Being a cross country spectator is infectious
Glenwood Springs, CO Colorado
I had never seen my dad run before the day I toed the line of my first high school cross country race.
My parents were skeptical about my decision to participate, but it was my senior year and my wood shop teacher, who was the coach, had convinced me to give it a shot.
My mother, skeptical and frugal by necessity, made me run the first two weeks of practice in old basketball shoes before she took me to buy proper running shoes.
Growing up on a small Iowa farm, basketball was my sport, as it conflicted the least with the important and time-consuming work of the spring, summer and fall growing seasons. It took some convincing on my part to be given permission to ditch the jeans and gloves for a pair of shorts in August.
Running wasn’t something that our family did, nor was it common to our family’s experience. Once, years later, our neighbor called the house with concern because they thought something must be wrong as they had seen my dad running through the fields. Turned out it was me, running for fun, while home visiting.
I still get stopped regularly when I am home by people asking if I need help, assuming that my car is broken down or something is wrong.
But, on that warm, crisp fall day of my first meet, the starting gun went off and the excitement and energy of the moment consumed my dad, along with all of the other spectators, in a way that only happens in cross country.
In what other sport do the spectators get almost as much of a workout as the participants?
I don’t remember much about that first course or what time I ran or where I finished. What I do remember is my dad waving his arms frantically in the direction of the runner ahead of me, yelling at the top of his lungs an energetic cry of encouragement and quickly running to the next spot from which to view the race.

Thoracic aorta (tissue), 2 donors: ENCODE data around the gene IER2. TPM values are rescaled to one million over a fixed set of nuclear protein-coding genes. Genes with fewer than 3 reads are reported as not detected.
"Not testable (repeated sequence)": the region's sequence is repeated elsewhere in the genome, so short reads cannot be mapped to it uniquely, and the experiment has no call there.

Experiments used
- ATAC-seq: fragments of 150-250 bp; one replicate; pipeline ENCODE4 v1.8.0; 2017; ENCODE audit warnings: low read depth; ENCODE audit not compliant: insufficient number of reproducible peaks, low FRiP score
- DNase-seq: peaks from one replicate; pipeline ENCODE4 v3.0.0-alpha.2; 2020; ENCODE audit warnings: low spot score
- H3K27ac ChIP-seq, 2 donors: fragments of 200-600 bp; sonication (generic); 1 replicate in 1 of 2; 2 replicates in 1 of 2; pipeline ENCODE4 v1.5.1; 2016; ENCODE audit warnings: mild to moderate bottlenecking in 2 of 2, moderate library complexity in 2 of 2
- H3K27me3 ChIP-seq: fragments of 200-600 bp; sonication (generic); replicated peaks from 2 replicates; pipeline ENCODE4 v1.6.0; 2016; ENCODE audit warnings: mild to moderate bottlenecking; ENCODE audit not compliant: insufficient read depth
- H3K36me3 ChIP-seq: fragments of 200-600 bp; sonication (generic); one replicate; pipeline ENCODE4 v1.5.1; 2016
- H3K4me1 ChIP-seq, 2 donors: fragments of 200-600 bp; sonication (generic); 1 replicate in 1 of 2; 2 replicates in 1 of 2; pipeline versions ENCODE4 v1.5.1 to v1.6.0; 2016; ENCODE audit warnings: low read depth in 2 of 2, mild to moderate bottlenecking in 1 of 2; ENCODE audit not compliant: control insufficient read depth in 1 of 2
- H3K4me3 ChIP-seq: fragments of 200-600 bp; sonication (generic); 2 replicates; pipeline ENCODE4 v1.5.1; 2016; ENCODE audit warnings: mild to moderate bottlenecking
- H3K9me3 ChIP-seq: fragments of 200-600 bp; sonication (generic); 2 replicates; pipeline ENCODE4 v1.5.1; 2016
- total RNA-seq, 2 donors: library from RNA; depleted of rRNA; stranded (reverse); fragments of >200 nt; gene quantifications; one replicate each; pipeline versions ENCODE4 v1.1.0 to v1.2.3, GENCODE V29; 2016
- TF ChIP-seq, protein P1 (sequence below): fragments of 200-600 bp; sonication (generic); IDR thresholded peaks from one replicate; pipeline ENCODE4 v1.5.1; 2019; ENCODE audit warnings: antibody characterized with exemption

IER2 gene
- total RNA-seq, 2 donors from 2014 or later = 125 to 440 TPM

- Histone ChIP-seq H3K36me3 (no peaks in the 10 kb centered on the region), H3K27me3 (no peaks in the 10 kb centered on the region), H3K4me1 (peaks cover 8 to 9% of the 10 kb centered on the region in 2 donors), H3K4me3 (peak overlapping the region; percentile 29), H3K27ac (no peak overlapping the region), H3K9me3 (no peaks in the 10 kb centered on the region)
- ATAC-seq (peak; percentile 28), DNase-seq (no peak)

My mother was more subdued in her participation, but the moment had captured her as well and surely surprised them both.
My dad had never run before – not a community 5K, a casual jog after work or a run/walk fundraiser. Yet, on the ride home he spoke of running with the excitement of someone who had studied racing strategy for years. As a spectator, he was hooked.
My dad died two years ago in the midst of our high school cross country season and I often think back to those days of my dad as a spectator. When I was home with my mother after his death, I spent many days running the quiet back roads of my hometown, reminiscing about my dad and sometimes getting stopped by concerned, old ladies to see if I was OK.
Join in the excitement and energy, as a spectator or participant, at this Saturday’s Glenwood XC Invitational, held at the Colorado Mountain College-Spring Valley soccer fields. A middle school race starts at 9 a.m. and high school races start at 9:30. A citizens race, which serves as a fundraiser for the Demon XC team, is open to all and begins at 8:30.
Mike Schneiter is a Glenwood Springs High School teacher and coach, owner of Glenwood Climbing Guides and is a Brooks Inspire Daily athlete.
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A crew from the Colorado Avalanche Information Center last week cut disks of wood from trees downed by a powerful avalanche that thundered off Garrett Peak in March 2019. The samples will aid research by dendrochronologists into the epic avalanche cycle.